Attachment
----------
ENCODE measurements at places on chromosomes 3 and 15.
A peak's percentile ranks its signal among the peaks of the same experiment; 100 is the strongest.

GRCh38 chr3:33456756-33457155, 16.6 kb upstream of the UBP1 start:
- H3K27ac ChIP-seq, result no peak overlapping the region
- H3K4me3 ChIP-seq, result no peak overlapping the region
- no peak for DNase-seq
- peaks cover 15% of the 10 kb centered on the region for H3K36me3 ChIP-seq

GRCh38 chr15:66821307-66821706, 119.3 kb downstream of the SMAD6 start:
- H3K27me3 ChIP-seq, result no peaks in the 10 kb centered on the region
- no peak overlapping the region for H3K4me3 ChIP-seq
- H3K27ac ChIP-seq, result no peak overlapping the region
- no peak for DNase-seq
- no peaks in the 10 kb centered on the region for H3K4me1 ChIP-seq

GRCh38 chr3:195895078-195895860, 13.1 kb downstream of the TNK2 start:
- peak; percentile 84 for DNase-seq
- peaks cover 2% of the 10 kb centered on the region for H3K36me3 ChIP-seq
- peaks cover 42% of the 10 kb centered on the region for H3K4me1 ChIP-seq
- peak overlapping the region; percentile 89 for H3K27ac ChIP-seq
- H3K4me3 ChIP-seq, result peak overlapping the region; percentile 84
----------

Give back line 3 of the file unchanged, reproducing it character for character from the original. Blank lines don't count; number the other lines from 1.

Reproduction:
GRCh38 chr3:33456756-33457155, 16.6 kb upstream of the UBP1 start: